The regulators and the regulated
Throughout this process, state and federal regulators will work closely with Twin Metals.
The DNR’s Naramore argues that it’s an efficient approach, so regulators can alert the company to any fundamental problems the project might have early on — or request additional data they might need.
"There's a lot of really important back-and-forth that takes place throughout the environmental review process,” she said, “around potential refinements to the project, and to the mitigation approaches."
Companies “are the ones doing the testing, the analysis, the modeling, everything that looks at what impacts there may or may not be from their project proposal,” said Frank Ongaro, executive director of the industry group Mining Minnesota.
They’re also footing the bill for the cost of environmental review and permitting. It’s not cheap: The PolyMet Mining company paid more than $200 million over more than a decade as it worked toward acquiring the state and federal permits it needed to build what is set to be Minnesota’s first copper-nickel mine.
“Everyone in the state of Minnesota should want the company and the agencies to work closely together to make sure they get it right, to make sure that the environment is protected,” Ongaro said.
But environmental groups worry that the approach muddies the relationship between the regulator and the regulated. They point out, accurately, that much of the data and studies that form the foundation of an environmental review is provided by the company or its consultants.
Regulating agencies scrutinize that work — and for complex projects will hire their own consultants to vet it — “but it’s not the same level of due diligence and neutrality as if the agency themselves or the agency’s consultants were doing that work,” said Kathryn Hoffman, CEO of the Minnesota Center for Environmental Advocacy, a group that opposes the Twin Metals mine.
“The agencies’ approach to the environmental review and permitting process tends to be that the companies themselves are the customers,” Hoffman argues. “And that means that you treat the customers with deference.”
State officials bristle at the suggestion they are too cozy with mining companies. The DNR’s Naramore said they are professional, but demanding.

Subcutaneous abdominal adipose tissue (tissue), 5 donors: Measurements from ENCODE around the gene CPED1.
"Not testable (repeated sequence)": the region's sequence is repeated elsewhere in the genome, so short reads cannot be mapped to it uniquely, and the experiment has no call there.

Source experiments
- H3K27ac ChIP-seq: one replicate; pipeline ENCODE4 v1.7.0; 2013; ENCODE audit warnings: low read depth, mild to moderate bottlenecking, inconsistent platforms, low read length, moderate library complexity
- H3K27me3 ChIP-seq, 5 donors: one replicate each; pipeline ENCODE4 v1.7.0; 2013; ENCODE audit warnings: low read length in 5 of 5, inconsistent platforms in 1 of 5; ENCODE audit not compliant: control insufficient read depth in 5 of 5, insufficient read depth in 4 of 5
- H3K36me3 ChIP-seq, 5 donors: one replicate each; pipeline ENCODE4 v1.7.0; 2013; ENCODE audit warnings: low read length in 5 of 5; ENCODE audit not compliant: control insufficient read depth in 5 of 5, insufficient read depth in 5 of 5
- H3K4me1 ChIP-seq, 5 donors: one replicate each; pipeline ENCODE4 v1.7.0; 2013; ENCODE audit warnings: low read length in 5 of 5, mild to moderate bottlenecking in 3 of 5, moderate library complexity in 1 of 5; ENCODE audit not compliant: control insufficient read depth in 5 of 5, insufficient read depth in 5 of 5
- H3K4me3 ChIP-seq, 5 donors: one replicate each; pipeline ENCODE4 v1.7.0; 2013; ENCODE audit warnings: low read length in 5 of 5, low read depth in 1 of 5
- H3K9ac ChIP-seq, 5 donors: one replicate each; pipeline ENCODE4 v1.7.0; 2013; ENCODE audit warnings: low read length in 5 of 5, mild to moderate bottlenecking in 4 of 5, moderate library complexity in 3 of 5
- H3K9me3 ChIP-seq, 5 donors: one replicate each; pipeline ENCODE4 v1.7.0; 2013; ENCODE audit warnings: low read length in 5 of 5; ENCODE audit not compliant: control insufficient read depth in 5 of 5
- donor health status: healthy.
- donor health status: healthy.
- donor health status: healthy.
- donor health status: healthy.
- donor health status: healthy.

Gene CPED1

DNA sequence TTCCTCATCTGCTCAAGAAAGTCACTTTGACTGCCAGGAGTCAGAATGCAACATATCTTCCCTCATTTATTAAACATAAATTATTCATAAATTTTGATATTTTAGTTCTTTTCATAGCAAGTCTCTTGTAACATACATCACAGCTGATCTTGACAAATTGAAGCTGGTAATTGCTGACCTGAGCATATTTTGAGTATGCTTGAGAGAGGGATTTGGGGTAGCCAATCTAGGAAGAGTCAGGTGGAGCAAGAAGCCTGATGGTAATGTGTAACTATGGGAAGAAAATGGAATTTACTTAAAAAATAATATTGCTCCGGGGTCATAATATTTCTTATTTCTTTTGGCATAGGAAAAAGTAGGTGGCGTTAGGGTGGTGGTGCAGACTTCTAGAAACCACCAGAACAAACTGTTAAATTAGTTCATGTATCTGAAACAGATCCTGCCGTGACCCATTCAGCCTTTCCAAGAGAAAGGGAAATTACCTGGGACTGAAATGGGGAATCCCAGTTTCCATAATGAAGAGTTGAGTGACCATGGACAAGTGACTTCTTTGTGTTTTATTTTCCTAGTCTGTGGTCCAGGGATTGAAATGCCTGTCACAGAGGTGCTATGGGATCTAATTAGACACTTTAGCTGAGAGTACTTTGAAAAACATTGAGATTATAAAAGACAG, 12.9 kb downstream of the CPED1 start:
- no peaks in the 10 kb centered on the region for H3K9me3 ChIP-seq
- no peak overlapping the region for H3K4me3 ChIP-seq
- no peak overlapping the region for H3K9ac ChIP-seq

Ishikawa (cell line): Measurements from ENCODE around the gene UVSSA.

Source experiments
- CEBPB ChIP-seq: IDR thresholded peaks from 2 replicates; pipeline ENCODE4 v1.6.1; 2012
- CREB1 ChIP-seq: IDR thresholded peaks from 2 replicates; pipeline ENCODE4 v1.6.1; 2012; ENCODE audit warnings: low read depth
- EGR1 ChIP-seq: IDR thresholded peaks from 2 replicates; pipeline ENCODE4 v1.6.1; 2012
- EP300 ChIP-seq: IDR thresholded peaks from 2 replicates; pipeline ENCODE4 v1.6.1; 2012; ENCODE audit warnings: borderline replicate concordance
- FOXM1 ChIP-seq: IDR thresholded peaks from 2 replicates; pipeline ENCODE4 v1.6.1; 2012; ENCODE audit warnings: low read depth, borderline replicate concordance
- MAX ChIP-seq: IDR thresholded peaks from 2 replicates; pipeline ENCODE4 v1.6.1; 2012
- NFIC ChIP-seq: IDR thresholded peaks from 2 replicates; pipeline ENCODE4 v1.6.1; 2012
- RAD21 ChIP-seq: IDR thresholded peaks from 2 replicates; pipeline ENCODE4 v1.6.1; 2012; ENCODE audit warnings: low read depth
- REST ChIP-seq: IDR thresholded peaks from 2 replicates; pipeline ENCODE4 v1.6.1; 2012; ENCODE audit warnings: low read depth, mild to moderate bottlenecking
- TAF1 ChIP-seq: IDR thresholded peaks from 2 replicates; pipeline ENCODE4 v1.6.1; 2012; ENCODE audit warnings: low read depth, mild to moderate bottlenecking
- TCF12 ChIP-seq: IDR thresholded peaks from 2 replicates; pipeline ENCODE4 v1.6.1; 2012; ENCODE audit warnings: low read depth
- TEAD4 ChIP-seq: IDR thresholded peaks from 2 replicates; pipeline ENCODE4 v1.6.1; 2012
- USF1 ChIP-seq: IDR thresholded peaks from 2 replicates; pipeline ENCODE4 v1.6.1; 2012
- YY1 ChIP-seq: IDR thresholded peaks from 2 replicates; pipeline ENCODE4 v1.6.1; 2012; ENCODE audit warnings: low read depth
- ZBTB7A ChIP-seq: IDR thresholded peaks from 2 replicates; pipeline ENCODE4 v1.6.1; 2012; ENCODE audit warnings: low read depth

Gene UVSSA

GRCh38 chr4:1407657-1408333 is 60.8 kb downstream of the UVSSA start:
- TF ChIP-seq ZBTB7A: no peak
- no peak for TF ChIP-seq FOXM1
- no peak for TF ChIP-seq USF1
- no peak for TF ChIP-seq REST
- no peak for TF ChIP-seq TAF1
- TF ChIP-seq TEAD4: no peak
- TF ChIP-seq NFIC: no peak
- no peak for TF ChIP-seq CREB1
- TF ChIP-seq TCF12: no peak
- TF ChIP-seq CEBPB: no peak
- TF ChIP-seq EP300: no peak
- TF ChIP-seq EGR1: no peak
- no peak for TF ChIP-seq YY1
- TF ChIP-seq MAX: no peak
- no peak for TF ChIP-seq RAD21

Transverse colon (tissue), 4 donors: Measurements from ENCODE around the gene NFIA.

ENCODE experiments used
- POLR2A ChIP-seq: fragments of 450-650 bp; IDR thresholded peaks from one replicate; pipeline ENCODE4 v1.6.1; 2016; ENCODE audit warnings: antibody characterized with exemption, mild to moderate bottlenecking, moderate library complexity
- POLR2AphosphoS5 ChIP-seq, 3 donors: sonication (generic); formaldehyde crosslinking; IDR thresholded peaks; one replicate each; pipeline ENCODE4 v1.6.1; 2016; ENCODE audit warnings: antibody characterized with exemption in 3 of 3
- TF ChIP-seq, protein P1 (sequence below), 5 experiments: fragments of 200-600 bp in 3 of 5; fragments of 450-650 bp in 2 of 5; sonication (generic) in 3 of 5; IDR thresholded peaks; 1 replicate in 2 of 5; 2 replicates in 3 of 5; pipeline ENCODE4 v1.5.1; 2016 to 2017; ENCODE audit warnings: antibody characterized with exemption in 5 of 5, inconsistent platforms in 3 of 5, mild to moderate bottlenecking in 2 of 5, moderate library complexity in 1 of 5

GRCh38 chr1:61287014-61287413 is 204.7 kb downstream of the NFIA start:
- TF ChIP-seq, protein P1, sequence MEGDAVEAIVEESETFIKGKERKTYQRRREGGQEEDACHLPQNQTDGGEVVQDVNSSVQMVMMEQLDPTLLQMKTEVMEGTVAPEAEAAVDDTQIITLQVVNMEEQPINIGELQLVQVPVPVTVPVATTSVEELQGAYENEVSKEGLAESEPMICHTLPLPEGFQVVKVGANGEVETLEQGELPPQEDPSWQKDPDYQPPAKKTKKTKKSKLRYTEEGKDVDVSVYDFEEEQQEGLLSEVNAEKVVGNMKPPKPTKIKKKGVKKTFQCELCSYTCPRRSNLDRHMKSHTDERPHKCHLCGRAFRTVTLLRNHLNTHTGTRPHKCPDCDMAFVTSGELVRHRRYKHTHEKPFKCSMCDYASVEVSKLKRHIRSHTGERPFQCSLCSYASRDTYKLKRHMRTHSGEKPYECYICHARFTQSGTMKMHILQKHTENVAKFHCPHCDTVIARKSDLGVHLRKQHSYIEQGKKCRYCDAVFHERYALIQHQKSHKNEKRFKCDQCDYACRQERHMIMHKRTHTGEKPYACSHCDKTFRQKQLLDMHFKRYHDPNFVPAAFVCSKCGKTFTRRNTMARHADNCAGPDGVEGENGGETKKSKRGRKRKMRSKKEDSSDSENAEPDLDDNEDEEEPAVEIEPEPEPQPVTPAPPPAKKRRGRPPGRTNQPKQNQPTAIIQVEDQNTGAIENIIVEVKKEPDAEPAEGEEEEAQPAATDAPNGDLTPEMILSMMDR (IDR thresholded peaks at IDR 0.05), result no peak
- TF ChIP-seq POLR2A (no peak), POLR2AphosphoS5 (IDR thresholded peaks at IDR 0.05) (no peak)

"Our goal in environmental review isn't to facilitate the project,” Naramore said. [It’s] “not to make new friends. It's to understand the project and to help identify ways of reducing the adverse impacts from a project.”
Several years and thousands of pages
The results of the environmental review will eventually be compiled into what's known as an Environmental Impact Statement, or EIS. It will likely take several years to complete, and run thousands of pages.
Experts like David Zoll, a Minneapolis-based environmental attorney who also teaches an environmental law class at the University of Minnesota, say that by and large, the process has proven effective in Minnesota.
“It does gather information,” said Zoll. “It allows people to have a voice and be heard in the process in a way that, but for the Minnesota Environmental Policy Act and NEPA [the National Environmental Policy Act] on the federal level, we wouldn't have. And a lot of the decision-making would be based on information that isn't readily publicly available.”
Still, requiring a project’s impacts to be closely scrutinized, he said, does not guarantee that regulators will make a sound decision. It guarantees only that the project will be well studied and thoroughly analyzed.
In fact, Zoll said, there’s a great line from an early U.S. Supreme Court decision on environmental review that attorneys often quote in briefs: “NEPA merely prohibits uninformed — rather than unwise — agency action.”
The deciding time
While the environmental review process offers the foundation for what happens next, decisions on projects like Twin Metals are made in the permitting process. That step begins only when regulators determine that their environmental review was sufficient.
The DNR and MPCA will then rely on that EIS to guide their decisions on whether to grant Twin Metals the state permits it needs to open a mine. The federal Bureau of Land Management will conduct a separate review, which it will use to guide its permit decisions.
But they’re not deciding on the merits of the project. It’s not up to regulators to determine whether the benefits of the Twin Metals mine — the jobs and economic impact and importance of the metals — outweigh the risks, like the potential for severe water pollution or whether a spot just outside the Boundary Waters is the right place for that kind of mine.
“When you get to the ultimate decision on whether you issue a permit,” Zoll said, “it's largely based on numbers.”